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Discussion Starter #1
This year, I realized a 10k capital gain on a stock. I'm now wondering if this crash presents an opportunity to do tax loss selling to wiggle my way out of paying those capital gains taxes. I am currently down on a SPY position. I am thinking of doing these steps:

- sell SPY, realize a capital loss
- buy SCHX immediately, to keep the same exposure
- now my 10k cap gain can be reduced by the SPY loss

SPY tracks the S&P 500 whereas SCHX tracks Dow Jones U.S. Large-Cap Total Stock Market Index

In reality the two prices move almost identically, but they are different indexes. Would the CRA permit me to keep the capital loss on SPY if I immediately buy SCHX?

This seems too easy, so what are other reasons to not do this?
 

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In reality the two prices move almost identically, but they are different indexes. Would the CRA permit me to keep the capital loss on SPY if I immediately buy SCHX?

This seems too easy, so what are other reasons to not do this?
Yes. You can actually buy another S&P500 ETF from any other provider. Whether you actually do it or not is entirely up to you. It would have to be material, e.g. significant 4 digits, for me to be motivated to do so.
 

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Discussion Starter #3
Yes. You can actually buy another S&P500 ETF from any other provider. Whether you actually do it or not is entirely up to you. It would have to be material, e.g. significant 4 digits, for me to be motivated to do so.
Thanks. I see, so maybe I'll wait to see if the losses get larger before bothering to do this.

You said I could buy another S&P 500 ETF but, I thought that would violate the Superficial Loss Rule? When you trigger a loss, I thought there are some +/- 30 day time constraints before you can purchase the identical security. This CIBC resource says: index funds which track the same index would be considered "identical securities"

Therefore I thought it would not be permitted to sell SPY and immediately buy IVV (same index)
Whereas perhaps sell SPY and immediately buy SCHX (different index) is OK?

Have I misunderstood the superficial loss rule?
 

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There have been threads discussing this in the past, maybe not in this forum, that says one can do so because every provider has something that is just a bit different, e.g. MER, sampling of securities rather than all securities, etc. IOW, not identical securities. However, in googling.... you may be right!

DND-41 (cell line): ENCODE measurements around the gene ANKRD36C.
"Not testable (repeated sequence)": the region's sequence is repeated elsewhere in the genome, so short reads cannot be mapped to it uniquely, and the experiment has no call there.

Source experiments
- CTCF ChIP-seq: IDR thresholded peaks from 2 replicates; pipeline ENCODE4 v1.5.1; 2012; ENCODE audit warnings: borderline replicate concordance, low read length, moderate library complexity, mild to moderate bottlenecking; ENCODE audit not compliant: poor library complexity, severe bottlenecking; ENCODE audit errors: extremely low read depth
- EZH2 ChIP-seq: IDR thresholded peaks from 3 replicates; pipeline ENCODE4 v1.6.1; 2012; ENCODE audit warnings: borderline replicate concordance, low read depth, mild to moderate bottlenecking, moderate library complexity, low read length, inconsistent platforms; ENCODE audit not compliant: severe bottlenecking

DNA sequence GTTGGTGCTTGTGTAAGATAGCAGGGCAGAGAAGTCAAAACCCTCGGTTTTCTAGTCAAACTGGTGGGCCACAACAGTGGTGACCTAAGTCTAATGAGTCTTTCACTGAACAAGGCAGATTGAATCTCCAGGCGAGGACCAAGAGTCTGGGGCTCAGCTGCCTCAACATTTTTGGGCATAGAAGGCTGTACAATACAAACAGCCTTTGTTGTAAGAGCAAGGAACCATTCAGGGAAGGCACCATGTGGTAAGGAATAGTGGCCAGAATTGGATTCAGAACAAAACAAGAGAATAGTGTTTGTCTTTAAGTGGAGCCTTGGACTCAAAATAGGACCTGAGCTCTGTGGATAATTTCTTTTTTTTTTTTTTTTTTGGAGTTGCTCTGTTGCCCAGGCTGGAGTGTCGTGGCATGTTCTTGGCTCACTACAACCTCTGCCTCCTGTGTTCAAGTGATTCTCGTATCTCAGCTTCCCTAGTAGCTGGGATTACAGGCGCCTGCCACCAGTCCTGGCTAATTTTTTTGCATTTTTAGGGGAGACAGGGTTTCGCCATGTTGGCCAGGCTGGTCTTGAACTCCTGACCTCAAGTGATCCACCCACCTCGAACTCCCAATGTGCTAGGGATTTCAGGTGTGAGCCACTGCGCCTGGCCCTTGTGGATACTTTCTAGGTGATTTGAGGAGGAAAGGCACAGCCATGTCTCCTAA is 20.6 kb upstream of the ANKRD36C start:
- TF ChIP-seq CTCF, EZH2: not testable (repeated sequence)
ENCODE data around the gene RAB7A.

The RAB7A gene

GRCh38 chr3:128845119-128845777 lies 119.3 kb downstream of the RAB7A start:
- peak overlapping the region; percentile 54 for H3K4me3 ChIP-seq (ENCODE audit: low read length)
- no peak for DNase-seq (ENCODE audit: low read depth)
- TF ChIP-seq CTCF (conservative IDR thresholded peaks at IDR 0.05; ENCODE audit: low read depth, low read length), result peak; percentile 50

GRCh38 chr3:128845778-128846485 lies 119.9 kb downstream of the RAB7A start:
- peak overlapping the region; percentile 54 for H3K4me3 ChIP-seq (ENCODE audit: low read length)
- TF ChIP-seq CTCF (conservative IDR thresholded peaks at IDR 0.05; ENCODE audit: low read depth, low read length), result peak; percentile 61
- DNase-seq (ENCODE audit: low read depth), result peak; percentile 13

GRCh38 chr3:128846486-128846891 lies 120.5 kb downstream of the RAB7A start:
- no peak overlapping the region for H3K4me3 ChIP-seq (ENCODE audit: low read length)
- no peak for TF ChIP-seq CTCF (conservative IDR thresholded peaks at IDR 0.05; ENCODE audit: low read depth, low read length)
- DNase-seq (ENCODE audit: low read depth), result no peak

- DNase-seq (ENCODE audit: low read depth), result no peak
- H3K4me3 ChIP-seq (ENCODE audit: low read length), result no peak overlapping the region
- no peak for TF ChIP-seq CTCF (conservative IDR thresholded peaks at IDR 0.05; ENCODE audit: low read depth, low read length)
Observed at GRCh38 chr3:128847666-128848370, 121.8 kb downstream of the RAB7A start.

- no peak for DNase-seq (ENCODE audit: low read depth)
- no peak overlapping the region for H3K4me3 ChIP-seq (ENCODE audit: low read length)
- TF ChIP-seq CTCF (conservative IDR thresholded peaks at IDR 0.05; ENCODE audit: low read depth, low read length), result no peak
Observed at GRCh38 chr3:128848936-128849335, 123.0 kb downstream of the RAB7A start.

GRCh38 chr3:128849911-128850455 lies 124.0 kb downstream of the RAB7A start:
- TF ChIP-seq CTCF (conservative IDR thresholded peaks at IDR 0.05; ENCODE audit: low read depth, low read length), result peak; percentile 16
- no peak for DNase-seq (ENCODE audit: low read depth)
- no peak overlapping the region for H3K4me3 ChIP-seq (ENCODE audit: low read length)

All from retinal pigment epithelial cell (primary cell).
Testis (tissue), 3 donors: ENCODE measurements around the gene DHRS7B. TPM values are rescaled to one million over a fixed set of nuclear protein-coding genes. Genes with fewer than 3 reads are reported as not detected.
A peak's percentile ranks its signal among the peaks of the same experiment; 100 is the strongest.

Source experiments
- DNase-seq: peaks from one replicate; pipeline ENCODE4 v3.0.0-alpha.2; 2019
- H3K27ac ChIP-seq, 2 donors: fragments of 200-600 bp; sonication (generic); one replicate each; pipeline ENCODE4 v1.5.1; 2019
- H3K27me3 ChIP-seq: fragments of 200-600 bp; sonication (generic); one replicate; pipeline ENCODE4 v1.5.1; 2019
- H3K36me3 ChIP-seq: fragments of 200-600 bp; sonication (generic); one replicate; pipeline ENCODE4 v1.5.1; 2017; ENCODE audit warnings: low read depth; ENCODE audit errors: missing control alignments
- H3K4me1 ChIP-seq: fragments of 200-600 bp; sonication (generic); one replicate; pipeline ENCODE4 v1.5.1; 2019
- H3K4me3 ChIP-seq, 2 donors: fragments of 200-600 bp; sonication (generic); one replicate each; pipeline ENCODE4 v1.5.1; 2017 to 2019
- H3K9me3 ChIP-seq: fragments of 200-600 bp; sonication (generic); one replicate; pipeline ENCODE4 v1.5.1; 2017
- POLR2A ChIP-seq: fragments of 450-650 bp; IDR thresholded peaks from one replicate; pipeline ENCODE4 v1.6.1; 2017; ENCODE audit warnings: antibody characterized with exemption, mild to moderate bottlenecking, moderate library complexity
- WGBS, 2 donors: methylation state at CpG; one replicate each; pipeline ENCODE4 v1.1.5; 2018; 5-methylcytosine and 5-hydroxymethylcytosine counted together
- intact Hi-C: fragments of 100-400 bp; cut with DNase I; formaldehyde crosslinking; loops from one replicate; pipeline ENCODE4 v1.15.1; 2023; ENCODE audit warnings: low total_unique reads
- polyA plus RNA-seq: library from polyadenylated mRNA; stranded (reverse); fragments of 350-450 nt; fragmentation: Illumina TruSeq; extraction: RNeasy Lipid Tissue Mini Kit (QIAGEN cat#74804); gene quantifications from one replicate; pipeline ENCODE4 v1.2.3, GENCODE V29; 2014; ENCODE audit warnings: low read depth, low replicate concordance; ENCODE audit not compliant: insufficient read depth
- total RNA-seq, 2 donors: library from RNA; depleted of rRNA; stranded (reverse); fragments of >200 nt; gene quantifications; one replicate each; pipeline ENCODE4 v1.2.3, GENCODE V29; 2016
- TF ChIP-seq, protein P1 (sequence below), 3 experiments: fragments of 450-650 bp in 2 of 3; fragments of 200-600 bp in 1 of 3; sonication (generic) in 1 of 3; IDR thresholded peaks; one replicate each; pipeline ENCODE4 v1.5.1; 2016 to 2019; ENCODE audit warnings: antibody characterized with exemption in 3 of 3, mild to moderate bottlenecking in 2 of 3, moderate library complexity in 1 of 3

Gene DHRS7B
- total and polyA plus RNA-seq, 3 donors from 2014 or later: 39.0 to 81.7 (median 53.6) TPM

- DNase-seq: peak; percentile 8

https://business.financialpost.com/personal-finance/are-two-etfs-identical-under-30-day-rule says you can.

https://www.moneysense.ca/columns/tax-loss-selling-with-canadian-etfs/ says you cannot

https://www.adjustedcostbase.ca/blog/what-is-the-superficial-loss-rule/ says you cannot

https://www.advisor.ca/columnists_/jamie-golombek/year-end-tips-for-tax-loss-selling/ says you cannot

https://www.advisor.ca/my-practice/continuing-education/tax-loss-selling-using-canadian-listed-etfs-to-defer-taxes-on-capital-gains/ says you cannot

I am aware of a number of folk who have bought back the same index in the past with no apparent back blow....but that may be because it simply falls beneath the radar, i.e. CRA does no correlations over the years such as SPY is sold this year and IVV is bought to replace it, but is not sold for many years into the future.

I suppose the safe methodology would be to do what you are suggesting....if doing it at all.
 

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Discussion Starter #5
Interesting. I'll read those links.

I don't think I have a large enough loss yet to make this worthwhile, but still an interesting tax saving idea.
 

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Discussion Starter #6
This idea is looking more feasible now. Thought I'd remind others of it as well.

For example, XIU and XIC track different indexes as well. It should be legitimate to sell XIC and realize a capital loss, while immediately buying XIU. Yes they are different portfolios but historically are quite similar.
 

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This idea is looking more feasible now. Thought I'd remind others of it as well.